The Scottish Episcopal Church (SEC) has taken the "momentous" decision to allow same-sex couples to be married in church.
A proposal to amend canon law to permit clerics to conduct weddings for gay couples was backed on Thursday at the annual meeting of the church's General Synod in Edinburgh.
The "historic" move - making it the first branch of the Anglican faith in the UK to allow same-sex marriage - has been welcomed by equal rights campaigners.
However, it puts the Church "at odds" with the majority stance within the Anglican communion and raises the question of whether it could face sanctions as a result.
Church members voted to remove the doctrinal clause which stated that marriage is a "union of one man and one woman".
It was replaced with a clause which asserts that clergy who do not wish to preside over same-sex weddings will not be compelled to do so "against their conscience".
The proposal was passed with 80% support from the houses of Bishops and Laity, while 67% of the Clergy backed the move - achieving the required two-thirds majority overall.
Same-sex weddings could be held within the church by the autumn, reports have suggested.
Speaking after the vote, Primus of the SEC, the Most Rev David Chillingworth, said: "This is a momentous step.
"By removing gender from our marriage canon, our church now affirms that a same-sex couple are not just married but are married in the sight of God."
He acknowledged the decision will be difficult for some and added: "So, the journey which we now begin must also be a journey of reconciliation."
Colin Macfarlane, director of gay rights charity Stonewall Scotland, voiced delight at the change.
"This step allows couples to celebrate their love within their faith and sends a really positive message to other LGBT (lesbian, gay, bisexual, and transgender) people, both here and around the world," he said.
The Secretary General of the Anglican Communion said the SEC's decision puts it "at odds with the majority stance that marriage is the lifelong union of a man and a woman".
Archbishop Josiah Idowu-Fearon said: "This is a departure from the faith and teaching upheld by the overwhelming majority of Anglican provinces on the doctrine of marriage."
He went on: "As Secretary General, I want the churches within the Anglican Communion to remain committed to walking together in the love of Christ and to working out how we can maintain our unity and uphold the value of every individual in spite of deeply-held differences."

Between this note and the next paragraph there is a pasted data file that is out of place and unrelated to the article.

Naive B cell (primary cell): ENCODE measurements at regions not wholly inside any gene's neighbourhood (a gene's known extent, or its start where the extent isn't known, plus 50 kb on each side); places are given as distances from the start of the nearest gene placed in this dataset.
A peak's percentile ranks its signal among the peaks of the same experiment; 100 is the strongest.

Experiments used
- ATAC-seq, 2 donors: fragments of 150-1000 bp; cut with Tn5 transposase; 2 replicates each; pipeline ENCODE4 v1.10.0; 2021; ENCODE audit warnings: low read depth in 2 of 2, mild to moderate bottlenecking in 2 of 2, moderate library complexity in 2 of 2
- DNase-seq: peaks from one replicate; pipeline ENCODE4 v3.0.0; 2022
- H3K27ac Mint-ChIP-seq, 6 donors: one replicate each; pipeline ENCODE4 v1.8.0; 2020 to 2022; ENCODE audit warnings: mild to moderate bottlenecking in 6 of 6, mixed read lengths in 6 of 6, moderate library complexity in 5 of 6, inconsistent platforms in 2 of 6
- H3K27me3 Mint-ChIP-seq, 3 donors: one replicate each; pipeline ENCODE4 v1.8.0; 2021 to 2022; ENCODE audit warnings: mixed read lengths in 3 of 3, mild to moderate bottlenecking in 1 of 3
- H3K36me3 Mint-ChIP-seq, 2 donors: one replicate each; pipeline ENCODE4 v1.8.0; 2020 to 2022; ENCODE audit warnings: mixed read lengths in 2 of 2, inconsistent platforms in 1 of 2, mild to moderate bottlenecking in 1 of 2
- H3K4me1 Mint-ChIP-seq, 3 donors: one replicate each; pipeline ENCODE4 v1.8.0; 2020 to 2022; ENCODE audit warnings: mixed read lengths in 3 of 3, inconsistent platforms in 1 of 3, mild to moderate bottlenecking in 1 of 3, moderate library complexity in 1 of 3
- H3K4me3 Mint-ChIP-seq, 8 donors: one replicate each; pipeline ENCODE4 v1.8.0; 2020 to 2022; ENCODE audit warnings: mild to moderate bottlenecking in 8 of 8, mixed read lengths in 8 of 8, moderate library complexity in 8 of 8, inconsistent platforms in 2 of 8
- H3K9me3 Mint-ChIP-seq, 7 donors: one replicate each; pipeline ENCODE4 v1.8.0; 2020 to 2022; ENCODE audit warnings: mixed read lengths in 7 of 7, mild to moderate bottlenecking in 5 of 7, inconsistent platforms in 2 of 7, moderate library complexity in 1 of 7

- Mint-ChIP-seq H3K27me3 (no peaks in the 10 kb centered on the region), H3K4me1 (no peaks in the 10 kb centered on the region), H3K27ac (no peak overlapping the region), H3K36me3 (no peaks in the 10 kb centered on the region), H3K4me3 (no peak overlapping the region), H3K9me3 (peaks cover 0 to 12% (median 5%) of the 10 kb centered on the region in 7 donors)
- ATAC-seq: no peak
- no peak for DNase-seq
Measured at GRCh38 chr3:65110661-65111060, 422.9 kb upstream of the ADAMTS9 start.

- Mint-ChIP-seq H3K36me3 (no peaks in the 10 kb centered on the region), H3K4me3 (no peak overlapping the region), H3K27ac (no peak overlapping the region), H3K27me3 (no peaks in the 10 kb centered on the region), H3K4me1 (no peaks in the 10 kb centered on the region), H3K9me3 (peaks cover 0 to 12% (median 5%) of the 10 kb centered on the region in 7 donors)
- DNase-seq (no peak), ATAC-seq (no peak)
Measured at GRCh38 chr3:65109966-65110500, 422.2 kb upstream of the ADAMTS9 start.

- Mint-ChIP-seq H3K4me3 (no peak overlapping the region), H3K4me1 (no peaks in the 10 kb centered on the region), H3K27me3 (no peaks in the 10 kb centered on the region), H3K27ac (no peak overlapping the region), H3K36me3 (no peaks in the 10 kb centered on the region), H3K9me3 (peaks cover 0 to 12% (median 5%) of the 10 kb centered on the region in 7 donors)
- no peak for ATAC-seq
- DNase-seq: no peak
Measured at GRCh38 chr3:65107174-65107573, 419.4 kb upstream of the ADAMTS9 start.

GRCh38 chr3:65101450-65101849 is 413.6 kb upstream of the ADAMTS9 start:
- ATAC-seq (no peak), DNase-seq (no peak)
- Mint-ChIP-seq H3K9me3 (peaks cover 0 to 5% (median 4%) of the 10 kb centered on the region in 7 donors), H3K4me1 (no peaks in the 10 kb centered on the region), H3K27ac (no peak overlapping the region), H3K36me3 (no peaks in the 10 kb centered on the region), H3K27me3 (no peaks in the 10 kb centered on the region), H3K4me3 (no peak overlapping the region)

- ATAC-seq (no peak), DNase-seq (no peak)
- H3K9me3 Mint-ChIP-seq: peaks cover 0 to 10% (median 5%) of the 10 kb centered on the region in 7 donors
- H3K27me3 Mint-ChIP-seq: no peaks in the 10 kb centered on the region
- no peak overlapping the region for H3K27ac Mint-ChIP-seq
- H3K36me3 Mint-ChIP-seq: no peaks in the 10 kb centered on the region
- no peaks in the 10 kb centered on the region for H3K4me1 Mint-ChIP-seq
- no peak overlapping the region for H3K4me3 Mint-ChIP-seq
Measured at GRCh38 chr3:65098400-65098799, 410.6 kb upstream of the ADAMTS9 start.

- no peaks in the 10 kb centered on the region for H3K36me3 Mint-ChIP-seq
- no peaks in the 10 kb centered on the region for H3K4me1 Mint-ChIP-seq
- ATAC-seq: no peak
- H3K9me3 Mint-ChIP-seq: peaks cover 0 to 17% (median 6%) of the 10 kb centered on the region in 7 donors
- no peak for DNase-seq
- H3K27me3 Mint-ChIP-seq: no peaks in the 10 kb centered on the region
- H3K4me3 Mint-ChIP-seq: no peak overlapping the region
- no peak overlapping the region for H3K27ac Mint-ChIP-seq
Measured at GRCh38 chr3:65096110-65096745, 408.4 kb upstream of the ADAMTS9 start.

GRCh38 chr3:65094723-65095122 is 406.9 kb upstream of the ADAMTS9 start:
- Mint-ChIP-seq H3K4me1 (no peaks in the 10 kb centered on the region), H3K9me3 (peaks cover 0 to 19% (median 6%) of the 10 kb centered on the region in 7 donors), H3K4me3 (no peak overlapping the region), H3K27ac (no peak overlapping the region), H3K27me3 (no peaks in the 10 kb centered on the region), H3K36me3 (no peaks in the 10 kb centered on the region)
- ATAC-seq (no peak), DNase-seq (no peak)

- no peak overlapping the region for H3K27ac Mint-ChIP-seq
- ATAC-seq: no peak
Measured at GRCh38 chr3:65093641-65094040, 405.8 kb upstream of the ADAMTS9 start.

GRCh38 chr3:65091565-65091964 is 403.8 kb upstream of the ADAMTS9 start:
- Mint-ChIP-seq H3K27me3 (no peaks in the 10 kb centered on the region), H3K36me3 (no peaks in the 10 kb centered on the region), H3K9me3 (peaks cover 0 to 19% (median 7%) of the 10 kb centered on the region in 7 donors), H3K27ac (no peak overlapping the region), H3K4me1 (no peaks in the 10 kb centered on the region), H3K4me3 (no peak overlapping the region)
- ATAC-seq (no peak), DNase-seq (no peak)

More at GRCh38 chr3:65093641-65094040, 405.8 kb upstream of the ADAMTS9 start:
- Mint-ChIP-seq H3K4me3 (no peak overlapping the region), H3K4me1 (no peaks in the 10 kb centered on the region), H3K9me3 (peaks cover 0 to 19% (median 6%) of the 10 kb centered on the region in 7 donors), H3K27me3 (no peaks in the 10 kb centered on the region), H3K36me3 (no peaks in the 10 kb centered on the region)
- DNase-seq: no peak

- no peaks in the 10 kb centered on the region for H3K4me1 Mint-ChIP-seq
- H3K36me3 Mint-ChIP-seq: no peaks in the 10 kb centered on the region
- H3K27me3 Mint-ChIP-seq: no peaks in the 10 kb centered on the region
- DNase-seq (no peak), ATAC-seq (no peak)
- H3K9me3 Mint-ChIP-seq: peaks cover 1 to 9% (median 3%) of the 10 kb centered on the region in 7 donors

During an earlier debate on the issue on Thursday, the Rt Rev John Armes, Bishop of Edinburgh, said the issue of same-sex marriage "is something on which we do not have a common mind", b ut he stressed "no-one is being asked to change their theology of marriage".
However, another speaker told the gathering: "This is one of the saddest and most painful days for many of us ... we are broken.
"Changing our doctrine of marriage is a schismatic move that will cause serious harm to our unity and future relationship with our sisters and brothers throughout the Anglican Communion."
Same-sex marriage became law in Scotland in 2014.
In January last year the American branch of the Anglican Communion was sanctioned over its views on marriage and homosexuality.
A meeting of Anglican primates in Canterbury reached an agreement on measures against the US Episcopal Church, which a statement said had made a "fundamental departure from the faith and teaching" by endorsing gay marriage.
But in February 2017, campaigners hailed a decision by the Church of England's ruling body to throw out a controversial report on same-sex marriage as ''a victory for love and equality''.
The Church of England said the latest decision was a matter for the SEC.
A spokesman said: "The Church of England is unable by law to marry couples of the same sex and the teaching of the Church of England remains unchanged.
"However this is a matter on which there is real and profound disagreement in the Church of England."
Professor Paul Johnson, of the University of York's Department of Sociology, said the decision of the SEC is one of "great significance".
He said: "Not only is it now at odds with its close neighbours, the Church of England and the Church in Wales - that remain opposed to same-sex marriage - but its approach is in contradiction with those other provinces and churches that, together with the Scottish Episcopal Church, make up the 80 million strong membership of the worldwide Anglican Communion.
"The Scottish Episcopal Church could face 'sanctions' by the Anglican Communion for its decision.
"When the Episcopal Church in the United States took the same decision it was effectively excluded by the Primates of the Anglican Communion from participating in the business of the Communion for a period of three years.
"In ending one of the most odious forms of discrimination against gay people, the Scottish Episcopal Church has made the full and frank statement that same-sex relationships are of equal worth to opposite-sex relationships.
"That statement will reverberate in the Anglican Communion and hopefully encourage other member churches, including the Church of England, to take the same decision."
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